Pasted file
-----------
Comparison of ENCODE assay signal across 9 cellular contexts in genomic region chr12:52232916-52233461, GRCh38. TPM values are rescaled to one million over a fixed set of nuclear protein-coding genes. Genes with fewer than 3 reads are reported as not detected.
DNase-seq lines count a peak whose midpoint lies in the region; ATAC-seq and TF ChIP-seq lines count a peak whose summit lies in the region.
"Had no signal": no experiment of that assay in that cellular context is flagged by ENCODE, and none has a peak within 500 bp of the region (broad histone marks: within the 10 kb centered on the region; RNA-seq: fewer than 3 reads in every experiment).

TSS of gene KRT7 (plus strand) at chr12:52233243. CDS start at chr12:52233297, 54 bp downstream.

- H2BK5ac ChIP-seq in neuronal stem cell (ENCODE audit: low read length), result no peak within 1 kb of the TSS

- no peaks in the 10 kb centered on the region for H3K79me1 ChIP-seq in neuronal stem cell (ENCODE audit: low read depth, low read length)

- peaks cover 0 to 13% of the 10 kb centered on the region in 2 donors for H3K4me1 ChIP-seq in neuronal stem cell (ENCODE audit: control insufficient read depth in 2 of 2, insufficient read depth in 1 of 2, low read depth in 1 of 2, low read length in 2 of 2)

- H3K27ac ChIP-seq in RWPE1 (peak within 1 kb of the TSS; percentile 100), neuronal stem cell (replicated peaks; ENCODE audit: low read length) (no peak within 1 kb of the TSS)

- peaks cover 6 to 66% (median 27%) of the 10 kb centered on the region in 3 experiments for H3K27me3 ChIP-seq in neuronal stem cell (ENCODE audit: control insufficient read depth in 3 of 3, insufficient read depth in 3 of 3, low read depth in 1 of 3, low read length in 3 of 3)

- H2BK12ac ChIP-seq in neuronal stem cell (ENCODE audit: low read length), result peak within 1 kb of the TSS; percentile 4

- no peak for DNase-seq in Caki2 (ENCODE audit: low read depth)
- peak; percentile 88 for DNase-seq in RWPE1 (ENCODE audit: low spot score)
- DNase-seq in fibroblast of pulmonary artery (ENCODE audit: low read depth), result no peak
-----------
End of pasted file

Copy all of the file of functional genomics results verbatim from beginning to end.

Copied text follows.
Comparison of ENCODE assay signal across 9 cellular contexts in genomic region chr12:52232916-52233461, GRCh38. TPM values are rescaled to one million over a fixed set of nuclear protein-coding genes. Genes with fewer than 3 reads are reported as not detected.
DNase-seq lines count a peak whose midpoint lies in the region; ATAC-seq and TF ChIP-seq lines count a peak whose summit lies in the region.
"Had no signal": no experiment of that assay in that cellular context is flagged by ENCODE, and none has a peak within 500 bp of the region (broad histone marks: within the 10 kb centered on the region; RNA-seq: fewer than 3 reads in every experiment).

TSS of gene KRT7 (plus strand) at chr12:52233243. CDS start at chr12:52233297, 54 bp downstream.

- H2BK5ac ChIP-seq in neuronal stem cell (ENCODE audit: low read length), result no peak within 1 kb of the TSS

- no peaks in the 10 kb centered on the region for H3K79me1 ChIP-seq in neuronal stem cell (ENCODE audit: low read depth, low read length)

- peaks cover 0 to 13% of the 10 kb centered on the region in 2 donors for H3K4me1 ChIP-seq in neuronal stem cell (ENCODE audit: control insufficient read depth in 2 of 2, insufficient read depth in 1 of 2, low read depth in 1 of 2, low read length in 2 of 2)

- H3K27ac ChIP-seq in RWPE1 (peak within 1 kb of the TSS; percentile 100), neuronal stem cell (replicated peaks; ENCODE audit: low read length) (no peak within 1 kb of the TSS)

- peaks cover 6 to 66% (median 27%) of the 10 kb centered on the region in 3 experiments for H3K27me3 ChIP-seq in neuronal stem cell (ENCODE audit: control insufficient read depth in 3 of 3, insufficient read depth in 3 of 3, low read depth in 1 of 3, low read length in 3 of 3)

- H2BK12ac ChIP-seq in neuronal stem cell (ENCODE audit: low read length), result peak within 1 kb of the TSS; percentile 4

- no peak for DNase-seq in Caki2 (ENCODE audit: low read depth)
- peak; percentile 88 for DNase-seq in RWPE1 (ENCODE audit: low spot score)
- DNase-seq in fibroblast of pulmonary artery (ENCODE audit: low read depth), result no peak